What Microsoft, IBM and others won as the privacy bill evolved
Hello, and welcome to Protocol Policy! Today I’m digging deep into the amendments to the latest privacy bill — and how they may have put cloud companies in a better mood. Plus: the administration’s plans to handle the export of software needed for chip manufacturing to China, Blake Masters and Pelosi’s trip.
While the House was getting up a surprising head of steam on privacy legislation the last two months, many in tech and consumer advocacy went public with their worries: about the status of digital ads, protections for kids and more. Major enterprise and cloud companies such as Microsoft, IBM and Salesforce kept relatively quiet, but it seems that, behind the scenes, many of their biggest concerns were being fixed just the same.
Business-to-business companies have always wanted data regulation to reflect that they don’t usually deal directly with consumers, and they were quietly anxious that a discussion draft of the privacy proposal, and the text as subsequently introduced, wasn't doing that.
- Lobbyists for the industry refer to a distinction between “controllers” of data — like big retailers or social media companies, which have agreements with users about what to do with their information — and themselves, whom they call “processors.”
- Processors may need users’ data to facilitate a payment, enhance productivity or simply host information in the cloud, but they don’t really make decisions about data use, at least not in the enterprise context.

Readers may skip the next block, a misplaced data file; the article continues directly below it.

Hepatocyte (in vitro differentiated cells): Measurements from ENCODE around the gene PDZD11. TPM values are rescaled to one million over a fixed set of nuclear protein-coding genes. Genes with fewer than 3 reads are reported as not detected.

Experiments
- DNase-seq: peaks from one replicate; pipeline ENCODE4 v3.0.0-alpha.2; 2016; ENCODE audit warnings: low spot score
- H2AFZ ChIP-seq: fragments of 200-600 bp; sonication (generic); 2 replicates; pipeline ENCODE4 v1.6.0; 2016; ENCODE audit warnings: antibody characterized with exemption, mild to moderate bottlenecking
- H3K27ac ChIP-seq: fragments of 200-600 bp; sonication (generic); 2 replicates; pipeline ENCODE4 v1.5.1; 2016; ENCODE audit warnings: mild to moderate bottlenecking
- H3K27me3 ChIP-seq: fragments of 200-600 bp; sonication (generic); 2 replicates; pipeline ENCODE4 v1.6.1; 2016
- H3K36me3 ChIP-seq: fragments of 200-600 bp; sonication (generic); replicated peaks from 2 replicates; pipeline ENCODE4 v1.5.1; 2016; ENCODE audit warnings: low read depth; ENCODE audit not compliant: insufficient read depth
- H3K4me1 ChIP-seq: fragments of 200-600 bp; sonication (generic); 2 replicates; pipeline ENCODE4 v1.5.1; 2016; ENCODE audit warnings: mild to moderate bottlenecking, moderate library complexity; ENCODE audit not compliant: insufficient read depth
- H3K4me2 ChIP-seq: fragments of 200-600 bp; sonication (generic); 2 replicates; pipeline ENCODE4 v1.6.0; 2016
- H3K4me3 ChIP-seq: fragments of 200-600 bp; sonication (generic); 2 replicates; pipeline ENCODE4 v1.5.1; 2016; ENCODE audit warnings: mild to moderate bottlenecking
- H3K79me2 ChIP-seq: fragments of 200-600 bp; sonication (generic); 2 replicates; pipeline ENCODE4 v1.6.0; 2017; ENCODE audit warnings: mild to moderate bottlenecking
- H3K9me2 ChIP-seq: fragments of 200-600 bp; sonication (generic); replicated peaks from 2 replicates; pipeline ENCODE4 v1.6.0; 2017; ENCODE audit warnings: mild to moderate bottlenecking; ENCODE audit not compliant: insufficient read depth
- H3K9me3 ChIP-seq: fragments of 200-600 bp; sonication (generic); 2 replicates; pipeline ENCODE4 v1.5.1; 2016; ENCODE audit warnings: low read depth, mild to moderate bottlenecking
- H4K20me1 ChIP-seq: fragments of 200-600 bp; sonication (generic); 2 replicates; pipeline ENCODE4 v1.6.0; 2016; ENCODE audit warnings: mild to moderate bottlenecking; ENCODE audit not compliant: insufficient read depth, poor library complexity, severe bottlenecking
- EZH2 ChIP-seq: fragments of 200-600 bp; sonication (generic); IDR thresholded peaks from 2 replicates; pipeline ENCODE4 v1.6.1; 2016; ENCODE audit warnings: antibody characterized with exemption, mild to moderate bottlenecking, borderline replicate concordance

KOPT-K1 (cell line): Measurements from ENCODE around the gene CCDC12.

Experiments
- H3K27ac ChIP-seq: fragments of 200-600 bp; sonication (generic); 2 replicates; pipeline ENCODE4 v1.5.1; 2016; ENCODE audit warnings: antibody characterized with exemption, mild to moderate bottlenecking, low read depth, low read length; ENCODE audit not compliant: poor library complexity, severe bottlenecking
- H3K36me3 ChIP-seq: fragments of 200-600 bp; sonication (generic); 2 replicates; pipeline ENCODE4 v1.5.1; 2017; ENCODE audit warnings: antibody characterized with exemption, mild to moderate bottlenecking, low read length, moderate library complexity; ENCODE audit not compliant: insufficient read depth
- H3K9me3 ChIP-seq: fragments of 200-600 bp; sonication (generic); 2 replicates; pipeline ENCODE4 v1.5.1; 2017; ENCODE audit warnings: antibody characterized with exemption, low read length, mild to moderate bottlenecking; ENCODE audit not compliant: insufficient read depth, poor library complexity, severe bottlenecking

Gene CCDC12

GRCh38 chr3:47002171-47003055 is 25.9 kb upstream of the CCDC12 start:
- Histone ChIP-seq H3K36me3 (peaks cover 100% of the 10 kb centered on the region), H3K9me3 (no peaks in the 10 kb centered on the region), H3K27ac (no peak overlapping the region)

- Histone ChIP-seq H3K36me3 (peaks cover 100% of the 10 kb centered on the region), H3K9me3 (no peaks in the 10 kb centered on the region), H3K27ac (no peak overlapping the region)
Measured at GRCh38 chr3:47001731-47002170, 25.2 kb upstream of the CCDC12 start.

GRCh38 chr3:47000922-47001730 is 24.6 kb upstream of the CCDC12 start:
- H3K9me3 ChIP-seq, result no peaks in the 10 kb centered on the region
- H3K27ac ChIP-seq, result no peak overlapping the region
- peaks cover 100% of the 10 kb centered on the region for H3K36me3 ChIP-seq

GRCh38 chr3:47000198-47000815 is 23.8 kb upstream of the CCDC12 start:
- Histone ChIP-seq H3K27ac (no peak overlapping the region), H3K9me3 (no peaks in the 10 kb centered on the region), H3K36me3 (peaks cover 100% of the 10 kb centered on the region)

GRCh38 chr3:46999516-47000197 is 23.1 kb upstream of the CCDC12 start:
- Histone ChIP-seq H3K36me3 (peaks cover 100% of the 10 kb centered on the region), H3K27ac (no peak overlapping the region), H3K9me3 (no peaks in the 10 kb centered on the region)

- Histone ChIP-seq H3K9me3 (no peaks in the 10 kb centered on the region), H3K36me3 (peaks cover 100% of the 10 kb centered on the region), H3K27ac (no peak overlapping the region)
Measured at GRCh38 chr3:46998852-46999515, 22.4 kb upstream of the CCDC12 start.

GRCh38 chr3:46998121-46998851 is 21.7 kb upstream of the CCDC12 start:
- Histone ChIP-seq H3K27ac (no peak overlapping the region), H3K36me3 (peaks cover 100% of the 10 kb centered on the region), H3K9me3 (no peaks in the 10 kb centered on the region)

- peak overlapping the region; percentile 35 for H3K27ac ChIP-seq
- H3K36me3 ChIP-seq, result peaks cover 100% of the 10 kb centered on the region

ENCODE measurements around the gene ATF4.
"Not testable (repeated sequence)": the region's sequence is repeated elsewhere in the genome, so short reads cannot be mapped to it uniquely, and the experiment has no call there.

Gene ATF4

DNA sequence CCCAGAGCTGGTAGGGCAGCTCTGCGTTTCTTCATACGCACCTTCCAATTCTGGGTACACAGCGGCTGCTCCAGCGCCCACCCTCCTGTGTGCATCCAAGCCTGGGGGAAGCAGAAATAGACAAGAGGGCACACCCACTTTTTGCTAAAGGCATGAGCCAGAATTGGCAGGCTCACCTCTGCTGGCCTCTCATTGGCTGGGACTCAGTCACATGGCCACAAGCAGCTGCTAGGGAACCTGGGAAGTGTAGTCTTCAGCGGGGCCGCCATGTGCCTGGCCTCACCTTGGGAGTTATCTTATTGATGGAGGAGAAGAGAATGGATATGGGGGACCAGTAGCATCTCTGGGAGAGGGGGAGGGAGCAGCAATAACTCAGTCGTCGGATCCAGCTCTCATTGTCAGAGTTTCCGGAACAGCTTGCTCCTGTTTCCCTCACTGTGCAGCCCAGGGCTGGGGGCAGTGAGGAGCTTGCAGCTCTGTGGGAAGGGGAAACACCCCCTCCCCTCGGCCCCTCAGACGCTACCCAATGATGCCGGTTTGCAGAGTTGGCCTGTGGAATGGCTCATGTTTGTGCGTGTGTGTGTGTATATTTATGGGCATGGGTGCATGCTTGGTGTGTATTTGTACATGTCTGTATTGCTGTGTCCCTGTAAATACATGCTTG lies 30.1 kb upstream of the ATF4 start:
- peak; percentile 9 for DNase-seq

- Profitable cloud providers and enterprise software companies like that classification, because they don’t want to suffer the full brunt of privacy regulation (even as they call for it).
- But it also seems to reflect a genuine enough difference that the GDPR and CCPA, which weren’t exactly written by people who are cowed or co-opted by industry, included those definitions.
The initial privacy draft did refer to companies called service providers, which was essentially its name for B2B data processors, but it included them under the umbrella of companies subject to most of the proposed body of regulations.
- By the time the text was formally introduced, though, there was more of a distinction between service providers and controller-style companies that decide how to use consumers’ data.
- The text also no longer required processors to automatically delete or de-identify data soon after using it.
- The new language got rid of an explicit allowance for contract terms that would let controllers monitor for compliance the enterprise companies they hire.
- It also put limits on processors’ liability if subcontractors break the law.
- And the changes clarified that consumer-facing firms are the ones that have to verify user requests, like an attempt to have data deleted.
- Incidentally, the markup also started to bring consumer advocates into the fold.
After the markup, a trade group representing several enterprise companies praised “significant improvements to better reflect the role of service providers.”
- The group, BSA, isn’t necessarily endorsing the bill yet, as its members are still evaluating if the measure is workable, senior director for policy Kate Goodloe told me.